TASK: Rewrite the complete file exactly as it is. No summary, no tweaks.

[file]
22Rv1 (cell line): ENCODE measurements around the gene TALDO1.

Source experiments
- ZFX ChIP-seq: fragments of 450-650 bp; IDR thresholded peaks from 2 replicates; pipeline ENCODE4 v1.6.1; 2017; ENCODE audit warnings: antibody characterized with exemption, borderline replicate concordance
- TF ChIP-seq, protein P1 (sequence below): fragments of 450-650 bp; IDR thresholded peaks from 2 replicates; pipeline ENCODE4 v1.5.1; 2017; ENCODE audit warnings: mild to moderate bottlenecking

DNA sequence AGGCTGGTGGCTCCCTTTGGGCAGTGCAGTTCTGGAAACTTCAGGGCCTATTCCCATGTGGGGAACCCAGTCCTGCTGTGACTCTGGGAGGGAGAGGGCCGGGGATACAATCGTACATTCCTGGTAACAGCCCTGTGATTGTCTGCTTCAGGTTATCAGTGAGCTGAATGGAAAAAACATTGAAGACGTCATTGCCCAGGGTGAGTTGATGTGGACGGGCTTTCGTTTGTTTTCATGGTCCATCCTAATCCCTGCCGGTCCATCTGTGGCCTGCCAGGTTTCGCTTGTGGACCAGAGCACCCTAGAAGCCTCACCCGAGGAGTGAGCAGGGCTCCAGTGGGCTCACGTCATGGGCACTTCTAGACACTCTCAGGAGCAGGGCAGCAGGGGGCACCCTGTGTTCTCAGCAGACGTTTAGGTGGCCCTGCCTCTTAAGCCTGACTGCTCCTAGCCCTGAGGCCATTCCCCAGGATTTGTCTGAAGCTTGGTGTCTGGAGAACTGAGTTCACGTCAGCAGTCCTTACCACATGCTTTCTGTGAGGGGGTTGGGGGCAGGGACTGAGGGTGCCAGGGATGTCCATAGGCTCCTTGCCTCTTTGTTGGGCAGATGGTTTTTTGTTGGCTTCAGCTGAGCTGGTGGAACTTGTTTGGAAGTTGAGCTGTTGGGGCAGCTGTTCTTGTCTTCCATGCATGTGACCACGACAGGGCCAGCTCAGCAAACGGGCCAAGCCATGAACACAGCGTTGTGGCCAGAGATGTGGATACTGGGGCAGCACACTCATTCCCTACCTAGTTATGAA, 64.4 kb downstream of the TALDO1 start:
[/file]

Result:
22Rv1 (cell line): ENCODE measurements around the gene TALDO1.

Source experiments
- ZFX ChIP-seq: fragments of 450-650 bp; IDR thresholded peaks from 2 replicates; pipeline ENCODE4 v1.6.1; 2017; ENCODE audit warnings: antibody characterized with exemption, borderline replicate concordance
- TF ChIP-seq, protein P1 (sequence below): fragments of 450-650 bp; IDR thresholded peaks from 2 replicates; pipeline ENCODE4 v1.5.1; 2017; ENCODE audit warnings: mild to moderate bottlenecking

DNA sequence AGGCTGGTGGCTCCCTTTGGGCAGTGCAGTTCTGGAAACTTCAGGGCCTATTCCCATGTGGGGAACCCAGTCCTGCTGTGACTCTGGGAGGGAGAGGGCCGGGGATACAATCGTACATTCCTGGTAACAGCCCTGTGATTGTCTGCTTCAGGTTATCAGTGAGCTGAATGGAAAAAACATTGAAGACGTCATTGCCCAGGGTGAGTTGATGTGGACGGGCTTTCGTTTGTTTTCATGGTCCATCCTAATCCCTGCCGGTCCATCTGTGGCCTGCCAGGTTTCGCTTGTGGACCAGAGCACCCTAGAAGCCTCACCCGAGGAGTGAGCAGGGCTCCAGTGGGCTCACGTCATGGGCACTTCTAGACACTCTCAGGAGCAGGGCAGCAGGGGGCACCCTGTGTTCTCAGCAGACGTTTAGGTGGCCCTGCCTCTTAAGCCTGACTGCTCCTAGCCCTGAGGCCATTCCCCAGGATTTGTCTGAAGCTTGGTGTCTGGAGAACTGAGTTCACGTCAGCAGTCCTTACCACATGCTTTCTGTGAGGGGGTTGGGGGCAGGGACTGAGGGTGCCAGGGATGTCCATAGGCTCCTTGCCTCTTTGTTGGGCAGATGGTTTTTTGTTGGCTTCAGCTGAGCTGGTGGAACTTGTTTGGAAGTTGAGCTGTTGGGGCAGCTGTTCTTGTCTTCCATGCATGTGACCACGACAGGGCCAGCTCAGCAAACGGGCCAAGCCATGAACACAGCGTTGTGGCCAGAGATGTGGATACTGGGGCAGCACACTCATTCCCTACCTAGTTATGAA, 64.4 kb downstream of the TALDO1 start: